Signal transduction pathways implicated in the decrease in CYP1A1, 1A2 and 3A6 activity produced by serum from rabbits and humans with an inflammatory reaction.

Abstract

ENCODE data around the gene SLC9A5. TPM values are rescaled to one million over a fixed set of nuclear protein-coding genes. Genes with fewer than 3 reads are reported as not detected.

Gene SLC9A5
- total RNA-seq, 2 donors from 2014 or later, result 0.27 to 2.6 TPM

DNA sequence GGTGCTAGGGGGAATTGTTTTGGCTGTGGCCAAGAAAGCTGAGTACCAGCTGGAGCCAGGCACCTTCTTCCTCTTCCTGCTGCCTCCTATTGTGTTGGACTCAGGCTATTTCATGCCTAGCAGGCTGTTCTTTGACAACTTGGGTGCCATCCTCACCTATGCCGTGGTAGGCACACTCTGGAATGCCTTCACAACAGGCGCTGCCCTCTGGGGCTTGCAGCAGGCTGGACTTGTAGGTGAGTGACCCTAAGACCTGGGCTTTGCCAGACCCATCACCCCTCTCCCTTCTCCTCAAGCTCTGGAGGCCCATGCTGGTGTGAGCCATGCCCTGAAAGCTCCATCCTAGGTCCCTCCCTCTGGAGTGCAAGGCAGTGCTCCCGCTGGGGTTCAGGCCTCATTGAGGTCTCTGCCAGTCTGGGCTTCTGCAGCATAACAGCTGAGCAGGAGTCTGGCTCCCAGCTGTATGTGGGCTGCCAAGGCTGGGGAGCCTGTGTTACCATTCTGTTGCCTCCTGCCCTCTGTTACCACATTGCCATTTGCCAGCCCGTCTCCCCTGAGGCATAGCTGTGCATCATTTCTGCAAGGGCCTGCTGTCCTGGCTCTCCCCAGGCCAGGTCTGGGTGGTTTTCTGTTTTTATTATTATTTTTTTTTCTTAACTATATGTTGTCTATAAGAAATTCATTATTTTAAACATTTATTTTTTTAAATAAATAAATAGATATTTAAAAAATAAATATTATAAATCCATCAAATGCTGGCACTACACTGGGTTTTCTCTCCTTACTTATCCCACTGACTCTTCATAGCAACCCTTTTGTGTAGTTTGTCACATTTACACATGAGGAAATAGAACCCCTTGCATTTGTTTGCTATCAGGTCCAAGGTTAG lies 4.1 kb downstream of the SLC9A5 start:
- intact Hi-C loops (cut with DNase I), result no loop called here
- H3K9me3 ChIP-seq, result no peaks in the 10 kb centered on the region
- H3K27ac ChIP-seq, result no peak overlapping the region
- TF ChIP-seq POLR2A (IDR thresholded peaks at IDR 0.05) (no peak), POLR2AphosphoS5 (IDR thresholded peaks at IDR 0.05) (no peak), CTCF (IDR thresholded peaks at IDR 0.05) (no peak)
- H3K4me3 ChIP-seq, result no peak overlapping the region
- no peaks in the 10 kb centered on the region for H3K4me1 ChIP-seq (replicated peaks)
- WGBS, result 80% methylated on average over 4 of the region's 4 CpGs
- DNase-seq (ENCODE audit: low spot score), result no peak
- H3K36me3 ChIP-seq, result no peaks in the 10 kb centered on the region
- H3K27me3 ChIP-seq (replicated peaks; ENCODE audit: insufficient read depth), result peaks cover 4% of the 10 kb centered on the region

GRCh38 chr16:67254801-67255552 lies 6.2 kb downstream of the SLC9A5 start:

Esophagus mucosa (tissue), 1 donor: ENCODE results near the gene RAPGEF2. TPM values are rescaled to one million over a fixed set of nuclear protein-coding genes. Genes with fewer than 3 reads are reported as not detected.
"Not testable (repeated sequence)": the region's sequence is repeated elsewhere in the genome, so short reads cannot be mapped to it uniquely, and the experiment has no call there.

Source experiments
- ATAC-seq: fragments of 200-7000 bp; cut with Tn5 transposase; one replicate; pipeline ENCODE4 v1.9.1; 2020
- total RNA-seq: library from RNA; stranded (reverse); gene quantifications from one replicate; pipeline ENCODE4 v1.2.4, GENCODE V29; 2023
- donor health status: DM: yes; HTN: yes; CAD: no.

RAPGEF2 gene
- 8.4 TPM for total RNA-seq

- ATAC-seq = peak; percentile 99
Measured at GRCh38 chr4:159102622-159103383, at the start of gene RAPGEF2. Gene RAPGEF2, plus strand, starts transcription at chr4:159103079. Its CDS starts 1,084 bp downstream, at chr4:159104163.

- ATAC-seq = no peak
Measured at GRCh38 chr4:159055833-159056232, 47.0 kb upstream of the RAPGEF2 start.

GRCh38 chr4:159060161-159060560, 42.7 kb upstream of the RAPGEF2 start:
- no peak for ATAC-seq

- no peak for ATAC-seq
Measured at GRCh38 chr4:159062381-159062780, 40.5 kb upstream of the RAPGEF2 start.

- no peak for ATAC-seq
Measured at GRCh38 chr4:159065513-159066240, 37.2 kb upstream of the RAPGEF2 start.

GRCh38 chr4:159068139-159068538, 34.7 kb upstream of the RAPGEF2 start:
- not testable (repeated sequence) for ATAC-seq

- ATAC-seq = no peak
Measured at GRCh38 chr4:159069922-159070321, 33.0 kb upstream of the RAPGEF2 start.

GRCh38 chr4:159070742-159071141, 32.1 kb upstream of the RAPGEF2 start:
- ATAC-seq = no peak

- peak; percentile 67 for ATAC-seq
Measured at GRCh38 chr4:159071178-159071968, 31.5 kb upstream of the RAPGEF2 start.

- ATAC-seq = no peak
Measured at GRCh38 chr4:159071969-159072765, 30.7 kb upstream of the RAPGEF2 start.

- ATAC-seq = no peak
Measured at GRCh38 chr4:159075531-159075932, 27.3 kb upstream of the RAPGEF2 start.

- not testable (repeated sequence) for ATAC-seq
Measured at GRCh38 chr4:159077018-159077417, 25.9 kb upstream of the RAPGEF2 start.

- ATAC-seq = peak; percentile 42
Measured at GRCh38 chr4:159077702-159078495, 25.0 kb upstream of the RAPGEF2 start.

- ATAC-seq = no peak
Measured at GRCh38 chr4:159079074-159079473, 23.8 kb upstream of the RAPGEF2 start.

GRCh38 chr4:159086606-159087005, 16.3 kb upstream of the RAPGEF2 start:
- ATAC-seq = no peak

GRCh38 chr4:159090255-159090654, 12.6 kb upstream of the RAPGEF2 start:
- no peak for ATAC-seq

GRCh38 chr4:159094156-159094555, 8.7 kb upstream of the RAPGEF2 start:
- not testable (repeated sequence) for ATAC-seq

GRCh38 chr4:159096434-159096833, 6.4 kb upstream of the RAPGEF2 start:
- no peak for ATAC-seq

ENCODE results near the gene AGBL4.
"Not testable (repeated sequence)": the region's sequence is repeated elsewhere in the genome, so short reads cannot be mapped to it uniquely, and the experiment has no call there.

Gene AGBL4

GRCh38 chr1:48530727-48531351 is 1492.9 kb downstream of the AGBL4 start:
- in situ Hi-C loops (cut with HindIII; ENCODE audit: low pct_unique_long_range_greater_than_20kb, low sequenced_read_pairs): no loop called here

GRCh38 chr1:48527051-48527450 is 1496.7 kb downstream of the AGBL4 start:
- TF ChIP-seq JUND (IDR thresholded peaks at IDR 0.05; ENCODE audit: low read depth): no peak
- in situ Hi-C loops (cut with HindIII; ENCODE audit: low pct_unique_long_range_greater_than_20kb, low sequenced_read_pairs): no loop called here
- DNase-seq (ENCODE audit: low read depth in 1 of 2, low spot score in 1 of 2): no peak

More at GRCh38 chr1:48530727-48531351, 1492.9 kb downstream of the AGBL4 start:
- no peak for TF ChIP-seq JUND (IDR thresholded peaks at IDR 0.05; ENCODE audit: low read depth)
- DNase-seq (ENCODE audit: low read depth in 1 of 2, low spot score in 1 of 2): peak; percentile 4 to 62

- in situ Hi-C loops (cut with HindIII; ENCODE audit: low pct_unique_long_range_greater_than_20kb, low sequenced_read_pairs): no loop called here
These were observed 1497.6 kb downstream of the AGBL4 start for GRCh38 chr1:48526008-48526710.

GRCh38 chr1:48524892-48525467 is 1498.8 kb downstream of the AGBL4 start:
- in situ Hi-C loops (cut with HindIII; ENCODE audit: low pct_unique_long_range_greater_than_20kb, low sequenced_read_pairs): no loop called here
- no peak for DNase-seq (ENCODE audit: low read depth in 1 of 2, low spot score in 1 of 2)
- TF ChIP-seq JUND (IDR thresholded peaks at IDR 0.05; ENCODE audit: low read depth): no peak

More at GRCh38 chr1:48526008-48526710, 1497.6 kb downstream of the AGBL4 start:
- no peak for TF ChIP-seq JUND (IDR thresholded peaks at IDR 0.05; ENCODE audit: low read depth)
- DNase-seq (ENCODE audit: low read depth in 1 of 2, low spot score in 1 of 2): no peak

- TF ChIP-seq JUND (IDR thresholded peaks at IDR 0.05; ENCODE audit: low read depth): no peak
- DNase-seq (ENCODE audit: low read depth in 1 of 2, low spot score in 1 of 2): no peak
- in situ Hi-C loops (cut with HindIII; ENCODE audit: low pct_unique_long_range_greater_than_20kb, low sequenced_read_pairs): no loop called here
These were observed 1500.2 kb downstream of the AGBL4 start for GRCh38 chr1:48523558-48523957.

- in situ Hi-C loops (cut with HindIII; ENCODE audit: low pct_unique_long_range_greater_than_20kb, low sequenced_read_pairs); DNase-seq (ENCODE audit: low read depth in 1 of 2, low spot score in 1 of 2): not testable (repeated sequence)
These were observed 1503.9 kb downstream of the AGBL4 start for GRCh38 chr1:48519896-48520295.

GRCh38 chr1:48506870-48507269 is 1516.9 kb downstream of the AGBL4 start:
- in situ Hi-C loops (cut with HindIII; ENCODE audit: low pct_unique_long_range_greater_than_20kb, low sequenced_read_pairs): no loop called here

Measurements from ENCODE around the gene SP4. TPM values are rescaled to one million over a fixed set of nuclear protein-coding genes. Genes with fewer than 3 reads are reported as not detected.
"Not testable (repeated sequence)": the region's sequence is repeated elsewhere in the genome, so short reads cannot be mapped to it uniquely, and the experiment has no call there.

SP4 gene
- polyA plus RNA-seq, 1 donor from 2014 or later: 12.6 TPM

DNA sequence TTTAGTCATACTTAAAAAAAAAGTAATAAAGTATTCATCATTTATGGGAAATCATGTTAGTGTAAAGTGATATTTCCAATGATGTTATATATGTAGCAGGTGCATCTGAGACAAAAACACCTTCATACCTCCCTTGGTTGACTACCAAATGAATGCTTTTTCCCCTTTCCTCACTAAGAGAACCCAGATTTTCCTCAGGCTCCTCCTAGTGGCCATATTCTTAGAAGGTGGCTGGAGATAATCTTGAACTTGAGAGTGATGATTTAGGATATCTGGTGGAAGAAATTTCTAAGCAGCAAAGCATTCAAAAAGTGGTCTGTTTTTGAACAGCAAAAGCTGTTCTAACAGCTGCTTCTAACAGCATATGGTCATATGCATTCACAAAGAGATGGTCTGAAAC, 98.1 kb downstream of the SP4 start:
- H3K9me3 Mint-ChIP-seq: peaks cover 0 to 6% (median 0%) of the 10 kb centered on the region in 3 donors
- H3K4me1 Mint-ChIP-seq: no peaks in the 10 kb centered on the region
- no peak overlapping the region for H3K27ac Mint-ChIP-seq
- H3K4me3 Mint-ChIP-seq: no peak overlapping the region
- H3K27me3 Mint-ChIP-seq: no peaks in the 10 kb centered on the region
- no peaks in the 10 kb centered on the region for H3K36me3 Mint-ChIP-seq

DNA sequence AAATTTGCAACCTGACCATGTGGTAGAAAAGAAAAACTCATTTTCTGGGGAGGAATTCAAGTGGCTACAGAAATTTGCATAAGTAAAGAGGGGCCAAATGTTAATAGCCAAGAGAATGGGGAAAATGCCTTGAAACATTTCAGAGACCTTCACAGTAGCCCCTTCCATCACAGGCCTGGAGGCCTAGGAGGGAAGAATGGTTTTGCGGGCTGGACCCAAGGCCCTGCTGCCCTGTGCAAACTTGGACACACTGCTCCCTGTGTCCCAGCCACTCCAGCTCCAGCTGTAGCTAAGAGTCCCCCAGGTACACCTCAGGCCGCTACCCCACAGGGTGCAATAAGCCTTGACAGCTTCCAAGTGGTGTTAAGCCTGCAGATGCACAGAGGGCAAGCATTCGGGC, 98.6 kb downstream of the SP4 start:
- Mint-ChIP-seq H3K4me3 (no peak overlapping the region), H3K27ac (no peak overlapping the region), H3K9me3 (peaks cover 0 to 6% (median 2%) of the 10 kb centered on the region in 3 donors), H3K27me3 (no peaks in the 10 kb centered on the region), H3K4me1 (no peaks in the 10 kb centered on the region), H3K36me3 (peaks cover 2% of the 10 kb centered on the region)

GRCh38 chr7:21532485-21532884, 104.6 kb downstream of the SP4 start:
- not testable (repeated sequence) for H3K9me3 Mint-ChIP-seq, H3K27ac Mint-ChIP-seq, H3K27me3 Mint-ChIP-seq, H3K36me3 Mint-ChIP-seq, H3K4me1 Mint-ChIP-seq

Incubation of serum from rabbits with a turpentine-induced inflammatory reaction and from humans with an upper respiratory viral infection with hepatocytes from rabbits with a turpentine-induced inflammatory reaction for 4h reduces total cytochrome P450 content and activity of cytochrome P450 isoforms CYP1A1/1A2 and 3A6 without affecting the expression of these proteins. To document the signal transduction pathways implicated in the decrease in CYP1A1/1A2 and 3A6 activity, hepatocytes from rabbits with a turpentine-induced inflammatory reaction were incubated with serum from rabbits with a turpentine-induced inflammatory reaction, serum from individuals with a viral infection and interleukin-6 for 4h in presence of inhibitors of protein kinases. The sera-induced decrease in CYP1A1/1A2 and 3A6 activity was partially prevented by the inhibition of Janus-associated protein tyrosine kinase, double-stranded RNA-dependent protein kinase, protein kinase C, and p42/44 mitogen-activated protein kinase. The serum from rabbits with a turpentine-induced inflammatory reaction increased the phosphorylation of Erk1/2, effect prevented by PD98059 but not by bis-indolylmaleimide, a specific inhibitor of protein kinase C. The results demonstrated that the decrease in total cytochrome P450 content and in CYP1A1/1A2 and 3A6 activity by sera and interleukin-6 involves the activation of protein tyrosine kinases, p42/44 mitogen-activated protein kinase and protein kinase C. Indirect evidence supported that nitric oxide is implicated in the decrease in activity of these enzymes.

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